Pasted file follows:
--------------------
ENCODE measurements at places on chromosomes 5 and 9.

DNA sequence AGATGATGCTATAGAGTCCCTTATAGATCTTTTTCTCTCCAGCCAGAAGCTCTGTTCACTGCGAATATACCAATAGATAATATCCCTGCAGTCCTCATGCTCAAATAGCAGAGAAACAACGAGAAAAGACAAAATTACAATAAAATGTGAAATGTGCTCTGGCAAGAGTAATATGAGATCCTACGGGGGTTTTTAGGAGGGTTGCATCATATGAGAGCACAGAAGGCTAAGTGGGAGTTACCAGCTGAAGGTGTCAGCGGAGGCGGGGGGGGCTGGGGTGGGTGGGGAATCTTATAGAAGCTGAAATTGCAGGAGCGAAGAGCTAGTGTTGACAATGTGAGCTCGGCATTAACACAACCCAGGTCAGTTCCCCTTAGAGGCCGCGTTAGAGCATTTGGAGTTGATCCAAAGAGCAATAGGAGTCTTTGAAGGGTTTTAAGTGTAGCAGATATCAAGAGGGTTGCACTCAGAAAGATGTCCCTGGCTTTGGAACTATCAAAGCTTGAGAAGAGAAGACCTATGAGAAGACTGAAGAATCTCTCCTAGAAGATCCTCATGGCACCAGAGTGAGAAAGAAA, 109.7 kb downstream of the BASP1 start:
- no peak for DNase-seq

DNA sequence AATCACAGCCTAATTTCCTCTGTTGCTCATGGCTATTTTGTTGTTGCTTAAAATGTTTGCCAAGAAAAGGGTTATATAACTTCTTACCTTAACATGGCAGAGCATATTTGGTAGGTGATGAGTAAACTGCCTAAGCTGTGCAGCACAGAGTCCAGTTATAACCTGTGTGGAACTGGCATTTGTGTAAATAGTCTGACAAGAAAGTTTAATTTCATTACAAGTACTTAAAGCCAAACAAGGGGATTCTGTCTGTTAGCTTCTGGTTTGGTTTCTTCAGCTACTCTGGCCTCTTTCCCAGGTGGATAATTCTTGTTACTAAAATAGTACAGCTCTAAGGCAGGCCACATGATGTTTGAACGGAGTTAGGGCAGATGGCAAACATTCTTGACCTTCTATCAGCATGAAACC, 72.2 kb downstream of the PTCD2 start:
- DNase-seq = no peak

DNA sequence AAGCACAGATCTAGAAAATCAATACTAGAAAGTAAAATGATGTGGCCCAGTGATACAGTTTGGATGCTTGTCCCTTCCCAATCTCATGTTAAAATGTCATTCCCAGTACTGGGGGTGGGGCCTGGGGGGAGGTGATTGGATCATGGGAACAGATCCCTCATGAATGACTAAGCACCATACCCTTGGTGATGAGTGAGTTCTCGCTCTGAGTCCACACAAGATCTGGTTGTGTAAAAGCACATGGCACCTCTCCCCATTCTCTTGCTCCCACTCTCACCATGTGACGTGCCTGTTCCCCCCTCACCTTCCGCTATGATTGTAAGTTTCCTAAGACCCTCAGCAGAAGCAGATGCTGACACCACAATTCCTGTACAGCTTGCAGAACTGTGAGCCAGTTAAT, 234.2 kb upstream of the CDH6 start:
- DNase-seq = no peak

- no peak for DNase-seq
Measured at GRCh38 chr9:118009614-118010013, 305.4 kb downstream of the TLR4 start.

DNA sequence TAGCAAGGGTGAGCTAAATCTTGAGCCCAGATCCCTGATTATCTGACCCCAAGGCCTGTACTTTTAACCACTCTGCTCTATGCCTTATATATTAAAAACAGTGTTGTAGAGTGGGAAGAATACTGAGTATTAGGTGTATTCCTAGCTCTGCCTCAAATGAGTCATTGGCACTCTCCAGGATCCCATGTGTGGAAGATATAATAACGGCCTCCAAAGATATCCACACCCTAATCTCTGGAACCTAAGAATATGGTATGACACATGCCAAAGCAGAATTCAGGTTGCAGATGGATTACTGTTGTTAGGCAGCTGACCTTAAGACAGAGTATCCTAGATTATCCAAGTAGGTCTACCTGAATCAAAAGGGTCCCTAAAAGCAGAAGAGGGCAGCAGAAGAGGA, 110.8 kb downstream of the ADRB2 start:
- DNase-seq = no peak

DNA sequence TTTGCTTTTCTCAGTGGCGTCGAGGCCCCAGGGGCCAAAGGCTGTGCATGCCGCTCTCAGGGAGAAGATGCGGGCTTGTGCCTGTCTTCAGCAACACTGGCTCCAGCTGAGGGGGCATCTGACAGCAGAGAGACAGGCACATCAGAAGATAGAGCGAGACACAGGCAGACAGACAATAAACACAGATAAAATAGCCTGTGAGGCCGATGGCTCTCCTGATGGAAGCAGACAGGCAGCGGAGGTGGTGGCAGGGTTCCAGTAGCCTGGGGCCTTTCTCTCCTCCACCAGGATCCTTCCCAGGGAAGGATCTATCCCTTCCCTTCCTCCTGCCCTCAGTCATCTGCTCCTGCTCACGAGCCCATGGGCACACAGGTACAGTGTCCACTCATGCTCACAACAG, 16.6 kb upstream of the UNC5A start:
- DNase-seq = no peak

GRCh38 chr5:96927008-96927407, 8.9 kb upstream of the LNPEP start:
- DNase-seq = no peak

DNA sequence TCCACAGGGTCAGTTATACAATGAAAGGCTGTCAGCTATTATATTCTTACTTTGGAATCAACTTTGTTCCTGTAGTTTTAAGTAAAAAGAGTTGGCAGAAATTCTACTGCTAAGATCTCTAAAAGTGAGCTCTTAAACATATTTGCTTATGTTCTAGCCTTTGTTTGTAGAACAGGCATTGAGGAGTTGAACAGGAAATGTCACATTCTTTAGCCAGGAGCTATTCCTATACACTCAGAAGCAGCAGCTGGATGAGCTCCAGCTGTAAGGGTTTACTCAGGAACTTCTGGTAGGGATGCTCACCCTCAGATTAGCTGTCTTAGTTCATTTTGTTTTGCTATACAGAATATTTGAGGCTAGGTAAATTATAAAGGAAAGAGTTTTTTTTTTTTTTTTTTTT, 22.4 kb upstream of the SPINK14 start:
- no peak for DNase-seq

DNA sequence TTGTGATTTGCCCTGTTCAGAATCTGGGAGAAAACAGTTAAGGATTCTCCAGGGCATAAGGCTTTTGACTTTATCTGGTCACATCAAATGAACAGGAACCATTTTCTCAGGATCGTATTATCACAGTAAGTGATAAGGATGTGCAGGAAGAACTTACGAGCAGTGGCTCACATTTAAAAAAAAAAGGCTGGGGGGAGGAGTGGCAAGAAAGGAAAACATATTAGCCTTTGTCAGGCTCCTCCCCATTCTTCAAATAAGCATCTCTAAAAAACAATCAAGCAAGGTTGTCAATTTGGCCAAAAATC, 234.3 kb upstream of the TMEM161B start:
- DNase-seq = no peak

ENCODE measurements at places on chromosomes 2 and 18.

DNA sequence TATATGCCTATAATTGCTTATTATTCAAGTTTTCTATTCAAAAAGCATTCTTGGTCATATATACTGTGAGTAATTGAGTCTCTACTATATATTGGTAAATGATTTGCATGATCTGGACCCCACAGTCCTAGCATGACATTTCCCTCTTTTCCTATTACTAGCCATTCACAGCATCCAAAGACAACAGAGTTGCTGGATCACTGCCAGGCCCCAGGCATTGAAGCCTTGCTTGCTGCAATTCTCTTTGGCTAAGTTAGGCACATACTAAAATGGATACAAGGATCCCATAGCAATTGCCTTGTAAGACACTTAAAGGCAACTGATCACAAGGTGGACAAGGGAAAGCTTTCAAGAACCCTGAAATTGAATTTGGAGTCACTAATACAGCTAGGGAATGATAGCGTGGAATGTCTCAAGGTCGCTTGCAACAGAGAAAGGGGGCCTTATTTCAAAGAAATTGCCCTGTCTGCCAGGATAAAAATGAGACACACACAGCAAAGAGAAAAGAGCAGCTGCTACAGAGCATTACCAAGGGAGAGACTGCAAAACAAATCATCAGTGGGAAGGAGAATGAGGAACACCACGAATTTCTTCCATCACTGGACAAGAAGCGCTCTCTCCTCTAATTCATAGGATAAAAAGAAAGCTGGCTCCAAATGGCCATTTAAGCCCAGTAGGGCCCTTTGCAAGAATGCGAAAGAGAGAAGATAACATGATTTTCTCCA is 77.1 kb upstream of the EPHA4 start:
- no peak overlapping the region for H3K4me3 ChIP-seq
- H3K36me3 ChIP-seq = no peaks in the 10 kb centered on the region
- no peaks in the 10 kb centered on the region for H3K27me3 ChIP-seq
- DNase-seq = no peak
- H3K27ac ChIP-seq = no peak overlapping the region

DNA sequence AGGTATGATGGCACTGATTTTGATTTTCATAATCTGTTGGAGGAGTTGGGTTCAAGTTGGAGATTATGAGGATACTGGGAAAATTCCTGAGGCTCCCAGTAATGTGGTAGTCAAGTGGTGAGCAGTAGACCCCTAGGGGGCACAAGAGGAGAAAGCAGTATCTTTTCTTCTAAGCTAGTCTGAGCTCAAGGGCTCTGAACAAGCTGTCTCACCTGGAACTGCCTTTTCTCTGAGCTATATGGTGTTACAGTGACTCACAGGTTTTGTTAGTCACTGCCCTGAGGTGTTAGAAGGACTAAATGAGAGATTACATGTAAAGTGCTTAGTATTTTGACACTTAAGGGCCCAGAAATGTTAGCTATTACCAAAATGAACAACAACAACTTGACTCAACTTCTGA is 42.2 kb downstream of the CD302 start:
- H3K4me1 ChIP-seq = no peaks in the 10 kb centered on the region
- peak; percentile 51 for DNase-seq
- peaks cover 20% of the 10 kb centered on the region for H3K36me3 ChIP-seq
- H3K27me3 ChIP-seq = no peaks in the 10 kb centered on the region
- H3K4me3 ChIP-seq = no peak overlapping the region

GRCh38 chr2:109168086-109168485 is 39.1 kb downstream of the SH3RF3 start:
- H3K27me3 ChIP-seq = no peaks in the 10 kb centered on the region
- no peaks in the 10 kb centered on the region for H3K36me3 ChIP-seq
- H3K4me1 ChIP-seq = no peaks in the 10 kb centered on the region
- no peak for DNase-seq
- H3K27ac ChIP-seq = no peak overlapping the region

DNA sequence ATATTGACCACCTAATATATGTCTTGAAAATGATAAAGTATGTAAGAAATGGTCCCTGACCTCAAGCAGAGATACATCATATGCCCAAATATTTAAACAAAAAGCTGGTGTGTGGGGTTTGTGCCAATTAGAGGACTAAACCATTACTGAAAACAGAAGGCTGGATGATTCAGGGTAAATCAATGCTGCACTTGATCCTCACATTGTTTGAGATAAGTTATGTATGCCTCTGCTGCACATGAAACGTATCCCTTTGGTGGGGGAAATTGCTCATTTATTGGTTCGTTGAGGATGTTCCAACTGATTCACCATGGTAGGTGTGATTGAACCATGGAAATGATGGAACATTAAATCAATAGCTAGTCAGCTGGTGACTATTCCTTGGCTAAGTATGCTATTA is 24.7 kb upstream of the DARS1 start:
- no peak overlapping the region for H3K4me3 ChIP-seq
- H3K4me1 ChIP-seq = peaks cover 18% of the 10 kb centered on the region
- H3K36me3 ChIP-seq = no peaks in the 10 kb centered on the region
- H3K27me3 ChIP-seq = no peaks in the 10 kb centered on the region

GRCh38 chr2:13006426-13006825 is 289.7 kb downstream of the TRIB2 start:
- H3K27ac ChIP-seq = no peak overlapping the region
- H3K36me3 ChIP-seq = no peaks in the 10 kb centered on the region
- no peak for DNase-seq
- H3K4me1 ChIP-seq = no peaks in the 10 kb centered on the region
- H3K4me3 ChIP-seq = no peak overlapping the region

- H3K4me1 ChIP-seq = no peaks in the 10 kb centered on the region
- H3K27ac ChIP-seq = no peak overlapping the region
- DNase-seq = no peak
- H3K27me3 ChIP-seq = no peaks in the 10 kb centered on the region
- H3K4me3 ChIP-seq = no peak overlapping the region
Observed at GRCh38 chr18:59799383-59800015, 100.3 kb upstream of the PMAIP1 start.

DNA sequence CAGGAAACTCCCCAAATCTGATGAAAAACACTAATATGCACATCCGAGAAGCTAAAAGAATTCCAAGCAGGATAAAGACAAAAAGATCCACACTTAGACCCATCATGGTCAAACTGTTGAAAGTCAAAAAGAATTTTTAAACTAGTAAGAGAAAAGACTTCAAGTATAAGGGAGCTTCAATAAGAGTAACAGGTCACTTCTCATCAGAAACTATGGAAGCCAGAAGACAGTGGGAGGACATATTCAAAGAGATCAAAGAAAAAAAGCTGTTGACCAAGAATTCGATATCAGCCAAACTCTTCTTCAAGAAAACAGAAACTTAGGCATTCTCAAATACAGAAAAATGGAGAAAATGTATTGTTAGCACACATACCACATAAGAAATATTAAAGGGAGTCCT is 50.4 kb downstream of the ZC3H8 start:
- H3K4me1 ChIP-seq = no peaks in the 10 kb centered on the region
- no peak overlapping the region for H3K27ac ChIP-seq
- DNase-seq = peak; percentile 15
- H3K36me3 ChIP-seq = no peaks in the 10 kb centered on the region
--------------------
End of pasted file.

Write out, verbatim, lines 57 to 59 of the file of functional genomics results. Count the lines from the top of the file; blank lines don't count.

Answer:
- H3K4me1 ChIP-seq = no peaks in the 10 kb centered on the region
- no peak overlapping the region for H3K27ac ChIP-seq
- DNase-seq = peak; percentile 15